No matter what the Rays do, they just can’t find a quality starting catcher. Aside from Dioner Navarro‘s All-Star season in 2008, the catching position has been the bane of the Rays’ existence year after year, and the current pairing of Jose Molina and Jose Lobaton is pretty pathetic. The Rays keep drafting and acquiring catchers, but at this point, none of them have panned out. All the Rays can do is keep trying. Micah Gibbs could be the next example of that.
It’s pretty rare that you find a third round pick from just three years ago already released, but that is what has happened for Gibbs. Gibbs entered the 2010 MLB Draft being widely regarded as the second best catcher available behind Yasmani Grandal. He was never going to be a great hitter, but he was a great defender and had shown flashes of good power and discipline as a switch-hitter and the ability to be an above-average major league starting catcher. Gibbs was expected to be selected in the first round of the draft, not quite in the top 15 where Grandal would be selected, but not too far behind either. When draft day came along, though, Gibbs went into a free-fall. It wasn’t until the 3rd round, 97th overall that he was finally selected as the sixth catcher taken in the draft (including the Rays’ own Justin O’Conner). How did that possibly happen? Probably because teams were not sold that he would hit at all. The way that Gibbs’ career has turned out so far, the naysayers have to be feeling awfully good about themselves.
In 815 minor league plate appearances the last four years, Gibbs, 24, has managed just a .217/.329/.293 line in 208 games. His strikeout to walk ratio has been a good 186-105, but he isn’t hitting the ball with any authority whatsoever and even though he’s walking, he’s also striking out at a 22.8% clip, way too high for a player that’s not hitting for any power. He’s still looking good defensively, but the Cubs had seen enough and released him. But is there enough promise here that Gibbs will get another chance? It’s hard to think that he won’t and the Rays could very well be that team.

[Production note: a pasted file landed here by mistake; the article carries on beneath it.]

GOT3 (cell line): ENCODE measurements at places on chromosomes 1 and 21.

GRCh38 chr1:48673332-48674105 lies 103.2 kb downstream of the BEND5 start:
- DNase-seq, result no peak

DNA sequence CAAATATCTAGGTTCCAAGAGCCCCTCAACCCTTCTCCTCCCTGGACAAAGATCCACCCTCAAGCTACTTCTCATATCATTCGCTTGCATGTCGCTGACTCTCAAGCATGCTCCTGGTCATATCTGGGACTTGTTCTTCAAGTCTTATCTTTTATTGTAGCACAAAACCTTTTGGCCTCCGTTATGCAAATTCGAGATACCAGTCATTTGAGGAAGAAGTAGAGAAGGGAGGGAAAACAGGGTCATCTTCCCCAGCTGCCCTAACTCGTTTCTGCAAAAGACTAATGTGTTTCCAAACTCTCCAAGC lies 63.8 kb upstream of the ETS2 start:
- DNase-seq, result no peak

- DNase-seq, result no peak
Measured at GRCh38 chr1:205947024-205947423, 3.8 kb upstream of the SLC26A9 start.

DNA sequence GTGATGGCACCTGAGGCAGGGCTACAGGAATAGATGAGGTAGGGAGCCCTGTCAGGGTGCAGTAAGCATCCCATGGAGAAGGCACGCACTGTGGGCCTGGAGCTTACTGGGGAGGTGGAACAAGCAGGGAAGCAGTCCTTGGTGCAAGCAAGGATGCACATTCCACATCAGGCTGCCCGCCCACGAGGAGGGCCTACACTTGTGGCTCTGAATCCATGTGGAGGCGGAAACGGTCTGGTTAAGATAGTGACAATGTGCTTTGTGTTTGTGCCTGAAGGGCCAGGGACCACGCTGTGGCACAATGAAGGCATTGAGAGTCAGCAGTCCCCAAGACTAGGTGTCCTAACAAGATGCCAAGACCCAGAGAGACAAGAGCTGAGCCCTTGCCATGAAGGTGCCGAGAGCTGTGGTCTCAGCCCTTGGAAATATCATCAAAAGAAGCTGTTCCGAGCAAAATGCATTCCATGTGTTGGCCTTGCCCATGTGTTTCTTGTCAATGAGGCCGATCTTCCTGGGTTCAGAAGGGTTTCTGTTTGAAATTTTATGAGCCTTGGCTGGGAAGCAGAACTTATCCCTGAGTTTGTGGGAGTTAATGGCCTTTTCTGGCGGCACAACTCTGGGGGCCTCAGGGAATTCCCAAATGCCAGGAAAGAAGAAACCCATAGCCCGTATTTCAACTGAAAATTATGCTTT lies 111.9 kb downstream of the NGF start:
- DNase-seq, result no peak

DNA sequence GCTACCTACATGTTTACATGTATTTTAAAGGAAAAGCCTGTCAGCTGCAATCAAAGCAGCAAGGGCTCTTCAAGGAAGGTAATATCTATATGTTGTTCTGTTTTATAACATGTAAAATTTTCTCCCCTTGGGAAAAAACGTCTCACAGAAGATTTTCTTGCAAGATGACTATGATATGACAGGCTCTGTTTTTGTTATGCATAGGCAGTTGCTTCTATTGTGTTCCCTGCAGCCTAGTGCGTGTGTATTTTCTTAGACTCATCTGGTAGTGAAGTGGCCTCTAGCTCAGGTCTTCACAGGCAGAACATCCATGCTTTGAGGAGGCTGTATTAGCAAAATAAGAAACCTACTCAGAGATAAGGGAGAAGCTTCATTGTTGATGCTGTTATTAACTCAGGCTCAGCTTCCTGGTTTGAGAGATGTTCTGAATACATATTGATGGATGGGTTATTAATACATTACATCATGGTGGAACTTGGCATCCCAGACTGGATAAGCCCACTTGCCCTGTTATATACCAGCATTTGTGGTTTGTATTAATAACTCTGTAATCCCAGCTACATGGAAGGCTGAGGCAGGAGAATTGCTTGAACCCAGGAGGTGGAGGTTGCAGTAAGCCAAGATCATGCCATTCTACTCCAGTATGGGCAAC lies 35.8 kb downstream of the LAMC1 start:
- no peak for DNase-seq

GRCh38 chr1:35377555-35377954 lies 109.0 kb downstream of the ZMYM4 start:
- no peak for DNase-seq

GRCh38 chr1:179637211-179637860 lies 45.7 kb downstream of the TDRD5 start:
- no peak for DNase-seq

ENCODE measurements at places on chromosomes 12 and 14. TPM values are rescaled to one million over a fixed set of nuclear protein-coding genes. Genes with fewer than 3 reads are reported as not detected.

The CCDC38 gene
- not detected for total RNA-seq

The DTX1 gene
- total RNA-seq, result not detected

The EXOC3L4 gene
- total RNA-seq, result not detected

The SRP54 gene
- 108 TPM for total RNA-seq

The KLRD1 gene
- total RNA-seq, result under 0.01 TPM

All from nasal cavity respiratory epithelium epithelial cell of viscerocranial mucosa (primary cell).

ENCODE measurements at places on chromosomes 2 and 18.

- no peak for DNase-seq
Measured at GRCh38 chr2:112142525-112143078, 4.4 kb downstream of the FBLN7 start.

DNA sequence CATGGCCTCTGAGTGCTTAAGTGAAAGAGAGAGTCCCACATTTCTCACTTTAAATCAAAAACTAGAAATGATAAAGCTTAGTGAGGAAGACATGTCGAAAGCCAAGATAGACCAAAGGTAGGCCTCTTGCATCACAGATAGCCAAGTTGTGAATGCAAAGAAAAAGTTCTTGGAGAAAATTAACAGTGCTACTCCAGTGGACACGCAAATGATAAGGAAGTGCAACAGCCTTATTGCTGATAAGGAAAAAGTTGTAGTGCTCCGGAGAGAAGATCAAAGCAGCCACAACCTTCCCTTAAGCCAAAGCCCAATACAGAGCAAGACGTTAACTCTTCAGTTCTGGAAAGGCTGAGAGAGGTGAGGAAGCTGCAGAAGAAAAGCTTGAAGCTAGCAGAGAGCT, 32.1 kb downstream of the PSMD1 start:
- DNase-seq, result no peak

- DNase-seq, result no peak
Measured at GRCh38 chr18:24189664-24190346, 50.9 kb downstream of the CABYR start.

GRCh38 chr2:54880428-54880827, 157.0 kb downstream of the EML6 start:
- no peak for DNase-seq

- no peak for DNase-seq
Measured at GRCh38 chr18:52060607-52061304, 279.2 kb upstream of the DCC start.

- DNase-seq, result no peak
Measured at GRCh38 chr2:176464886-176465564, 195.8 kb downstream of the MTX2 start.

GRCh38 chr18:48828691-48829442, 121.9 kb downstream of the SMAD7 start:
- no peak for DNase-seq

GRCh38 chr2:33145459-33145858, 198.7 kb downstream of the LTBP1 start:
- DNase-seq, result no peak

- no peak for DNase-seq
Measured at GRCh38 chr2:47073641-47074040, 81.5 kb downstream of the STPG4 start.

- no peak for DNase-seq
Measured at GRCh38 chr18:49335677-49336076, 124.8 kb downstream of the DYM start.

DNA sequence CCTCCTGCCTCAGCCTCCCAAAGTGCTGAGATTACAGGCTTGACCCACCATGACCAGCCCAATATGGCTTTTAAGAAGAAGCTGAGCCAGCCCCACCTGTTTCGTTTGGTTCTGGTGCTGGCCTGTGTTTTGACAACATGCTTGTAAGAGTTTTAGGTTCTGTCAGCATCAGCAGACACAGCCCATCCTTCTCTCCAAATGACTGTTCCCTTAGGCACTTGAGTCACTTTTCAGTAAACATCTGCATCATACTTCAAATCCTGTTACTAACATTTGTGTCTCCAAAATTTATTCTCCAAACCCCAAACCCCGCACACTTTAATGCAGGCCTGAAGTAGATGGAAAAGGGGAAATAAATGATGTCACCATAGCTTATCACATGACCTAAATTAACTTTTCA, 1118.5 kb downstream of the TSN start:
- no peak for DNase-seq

The biggest issue with Micah Gibbs is that he doesn’t really have a plus tool. His bat speed is average and maybe even a tick-below average, and even though he’s strong and has some raw power, he hasn’t been able to make it materialize in games. He has shown good patience but not so great pitch recognition, preventing his discipline from helping him to make better contact. Defensively, he’s a good receiver and moves well behind the plate, but his arm strength is only average and he depends much more on his throwing mechanics to throw runners out. Gibbs was only impressive because he was solid all-around, not because he really stood out in any regard accept perhaps his receiving and game-calling. At the same time, though, there is still something here. Even as Gibbs has struggled mightily, he has mashed left-handed pitching from his natural right side to a .253/.401/.433 line. Maybe you tinker with his hitting mechanics and try to shorten his swing or even try converting him to solely a right-handed hitter. Gibbs has some ability and even if he’s not going to blow you out of the park, he still has a chance to be a starting catcher in the major leagues someday. And now he’s out on the market desperate for an opportunity. If you’re the Rays and you believe that Gibbs has any talent left at all, why not give him a chance?
You can go through the Rays’ minor league catching corps as many times as you want–there’s nothing going on. The best player by miles and miles is Chris Gimenez, but he’s not a prospect and it’s only a matter of time before he’s back in the major leagues. Mark Thomas entered the year as some sort of prospect, but right now he’s hitting just 129 in 102 plate appearances. Lucas Bailey has been hurt and Justin O’Conner is going nowhere. Aside from Gimenez, there are only two players you can legitimately say are having a good year, and that’s Curt Casali at High-A and David Rodriguez way down in the Venezuelan Summer League. You have multiple players who have done nothing to warrant a professional job at their level–Juan Apodaca, Geoff Rowan, and Ryan McChesney–and guys like Jake DePew, Mayo Acosta, and Craig Albernaz who are also organizational guys. Why not give an opportunity to a player who can certainly live up to the low standards of the Rays’ current catching corps but actually have some talent as well?
In this year’s draft, the Rays will heavily consider selecting a catcher early on. But the Rays have seen the past several years that having just one or two good prospects and banking on them to succeed is not a good strategy at all and they need as many options as they can possibly get. Micah Gibbs could be signed at no risk at all and become one of those options if things break right. Sign him, take him to extended spring training and try to see if you can reform his swing, and see if this is anything here. Maybe Gibbs’ talent was overstated from the start and he will never amount to anything. But after he was so highly regarded just a couple of years ago, he’s worth one more look, and the Rays especially have to be a team heavily considering making that happen.